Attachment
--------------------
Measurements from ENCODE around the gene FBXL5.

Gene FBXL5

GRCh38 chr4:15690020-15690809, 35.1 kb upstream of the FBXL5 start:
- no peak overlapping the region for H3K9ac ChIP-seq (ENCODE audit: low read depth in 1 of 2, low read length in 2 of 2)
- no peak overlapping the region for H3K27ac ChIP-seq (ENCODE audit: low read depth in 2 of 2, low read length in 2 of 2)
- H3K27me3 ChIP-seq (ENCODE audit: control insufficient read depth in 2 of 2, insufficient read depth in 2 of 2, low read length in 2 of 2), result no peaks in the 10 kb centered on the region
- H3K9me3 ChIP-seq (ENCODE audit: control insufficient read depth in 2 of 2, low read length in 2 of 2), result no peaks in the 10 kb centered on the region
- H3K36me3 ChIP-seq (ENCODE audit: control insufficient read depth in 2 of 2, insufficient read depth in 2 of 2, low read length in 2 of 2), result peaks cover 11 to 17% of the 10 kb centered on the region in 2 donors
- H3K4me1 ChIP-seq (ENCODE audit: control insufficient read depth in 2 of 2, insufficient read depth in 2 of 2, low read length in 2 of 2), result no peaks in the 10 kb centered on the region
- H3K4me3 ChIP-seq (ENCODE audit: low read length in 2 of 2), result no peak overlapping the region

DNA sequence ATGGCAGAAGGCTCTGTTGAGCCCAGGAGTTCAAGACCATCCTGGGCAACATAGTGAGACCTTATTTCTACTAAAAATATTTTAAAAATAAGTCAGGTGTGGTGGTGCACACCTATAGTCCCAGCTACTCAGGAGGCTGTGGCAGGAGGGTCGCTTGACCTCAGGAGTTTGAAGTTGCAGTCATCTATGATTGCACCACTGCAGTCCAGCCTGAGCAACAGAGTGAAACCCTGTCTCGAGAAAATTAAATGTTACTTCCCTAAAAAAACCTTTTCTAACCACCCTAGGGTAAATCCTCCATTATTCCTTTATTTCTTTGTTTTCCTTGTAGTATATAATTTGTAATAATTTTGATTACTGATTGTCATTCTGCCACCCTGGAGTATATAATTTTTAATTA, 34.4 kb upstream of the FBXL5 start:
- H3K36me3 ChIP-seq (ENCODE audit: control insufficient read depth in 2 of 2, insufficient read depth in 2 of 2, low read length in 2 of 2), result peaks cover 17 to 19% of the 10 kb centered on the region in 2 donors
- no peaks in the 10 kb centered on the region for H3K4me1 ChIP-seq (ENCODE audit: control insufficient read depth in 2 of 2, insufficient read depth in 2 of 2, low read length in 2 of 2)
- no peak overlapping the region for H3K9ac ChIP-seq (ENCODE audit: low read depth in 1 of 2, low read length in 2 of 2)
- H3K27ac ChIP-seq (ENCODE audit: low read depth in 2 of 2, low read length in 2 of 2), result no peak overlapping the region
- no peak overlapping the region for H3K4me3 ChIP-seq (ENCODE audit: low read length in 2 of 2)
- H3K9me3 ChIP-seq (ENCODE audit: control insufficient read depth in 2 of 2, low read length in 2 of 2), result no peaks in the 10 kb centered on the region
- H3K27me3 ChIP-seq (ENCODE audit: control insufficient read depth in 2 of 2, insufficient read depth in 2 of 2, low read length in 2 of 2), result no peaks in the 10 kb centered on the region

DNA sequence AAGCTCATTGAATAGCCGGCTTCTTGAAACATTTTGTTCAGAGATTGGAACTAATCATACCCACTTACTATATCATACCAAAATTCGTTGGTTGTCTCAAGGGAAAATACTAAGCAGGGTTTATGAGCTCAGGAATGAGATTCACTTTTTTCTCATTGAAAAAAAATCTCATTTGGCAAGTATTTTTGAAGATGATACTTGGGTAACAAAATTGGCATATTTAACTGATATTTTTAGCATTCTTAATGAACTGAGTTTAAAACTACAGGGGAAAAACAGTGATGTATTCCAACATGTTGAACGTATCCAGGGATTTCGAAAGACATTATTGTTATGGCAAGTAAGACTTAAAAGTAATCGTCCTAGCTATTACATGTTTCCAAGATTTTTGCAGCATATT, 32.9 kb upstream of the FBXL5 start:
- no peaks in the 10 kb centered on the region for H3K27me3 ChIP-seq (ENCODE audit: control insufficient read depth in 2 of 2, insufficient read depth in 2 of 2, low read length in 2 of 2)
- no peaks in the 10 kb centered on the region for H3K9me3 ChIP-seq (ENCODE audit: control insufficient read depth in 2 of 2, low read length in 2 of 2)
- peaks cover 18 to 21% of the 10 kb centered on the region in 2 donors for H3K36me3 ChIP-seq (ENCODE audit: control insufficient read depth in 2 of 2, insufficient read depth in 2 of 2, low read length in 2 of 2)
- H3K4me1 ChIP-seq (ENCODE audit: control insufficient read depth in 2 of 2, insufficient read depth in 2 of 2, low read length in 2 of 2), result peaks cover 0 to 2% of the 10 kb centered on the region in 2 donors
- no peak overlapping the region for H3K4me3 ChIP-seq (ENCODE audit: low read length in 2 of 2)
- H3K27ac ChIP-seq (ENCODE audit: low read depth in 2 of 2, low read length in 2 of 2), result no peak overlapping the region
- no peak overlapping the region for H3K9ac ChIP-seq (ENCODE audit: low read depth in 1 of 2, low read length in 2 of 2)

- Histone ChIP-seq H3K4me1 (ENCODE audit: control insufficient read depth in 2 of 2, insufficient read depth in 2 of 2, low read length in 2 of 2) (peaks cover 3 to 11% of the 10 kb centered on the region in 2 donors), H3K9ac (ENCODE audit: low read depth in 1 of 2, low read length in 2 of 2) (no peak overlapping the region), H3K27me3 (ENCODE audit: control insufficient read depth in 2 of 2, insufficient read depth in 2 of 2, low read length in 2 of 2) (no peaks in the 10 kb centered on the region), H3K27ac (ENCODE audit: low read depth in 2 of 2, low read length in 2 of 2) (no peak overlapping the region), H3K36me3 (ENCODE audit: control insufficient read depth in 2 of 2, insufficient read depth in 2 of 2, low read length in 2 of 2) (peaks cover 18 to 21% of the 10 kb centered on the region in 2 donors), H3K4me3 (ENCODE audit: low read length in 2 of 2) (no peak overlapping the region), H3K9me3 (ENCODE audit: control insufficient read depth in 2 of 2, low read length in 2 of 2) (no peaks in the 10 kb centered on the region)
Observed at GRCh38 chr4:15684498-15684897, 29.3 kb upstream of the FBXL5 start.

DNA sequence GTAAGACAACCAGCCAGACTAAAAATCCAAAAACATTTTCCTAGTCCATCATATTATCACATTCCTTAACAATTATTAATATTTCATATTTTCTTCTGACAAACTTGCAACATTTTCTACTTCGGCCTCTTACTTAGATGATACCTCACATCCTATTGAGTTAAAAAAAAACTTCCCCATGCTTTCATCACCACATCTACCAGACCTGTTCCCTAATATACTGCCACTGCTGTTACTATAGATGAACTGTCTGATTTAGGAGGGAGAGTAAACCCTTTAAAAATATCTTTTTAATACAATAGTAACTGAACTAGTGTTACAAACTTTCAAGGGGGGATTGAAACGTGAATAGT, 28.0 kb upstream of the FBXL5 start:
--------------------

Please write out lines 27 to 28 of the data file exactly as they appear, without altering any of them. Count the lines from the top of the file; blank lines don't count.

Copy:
- Histone ChIP-seq H3K4me1 (ENCODE audit: control insufficient read depth in 2 of 2, insufficient read depth in 2 of 2, low read length in 2 of 2) (peaks cover 3 to 11% of the 10 kb centered on the region in 2 donors), H3K9ac (ENCODE audit: low read depth in 1 of 2, low read length in 2 of 2) (no peak overlapping the region), H3K27me3 (ENCODE audit: control insufficient read depth in 2 of 2, insufficient read depth in 2 of 2, low read length in 2 of 2) (no peaks in the 10 kb centered on the region), H3K27ac (ENCODE audit: low read depth in 2 of 2, low read length in 2 of 2) (no peak overlapping the region), H3K36me3 (ENCODE audit: control insufficient read depth in 2 of 2, insufficient read depth in 2 of 2, low read length in 2 of 2) (peaks cover 18 to 21% of the 10 kb centered on the region in 2 donors), H3K4me3 (ENCODE audit: low read length in 2 of 2) (no peak overlapping the region), H3K9me3 (ENCODE audit: control insufficient read depth in 2 of 2, low read length in 2 of 2) (no peaks in the 10 kb centered on the region)
Observed at GRCh38 chr4:15684498-15684897, 29.3 kb upstream of the FBXL5 start.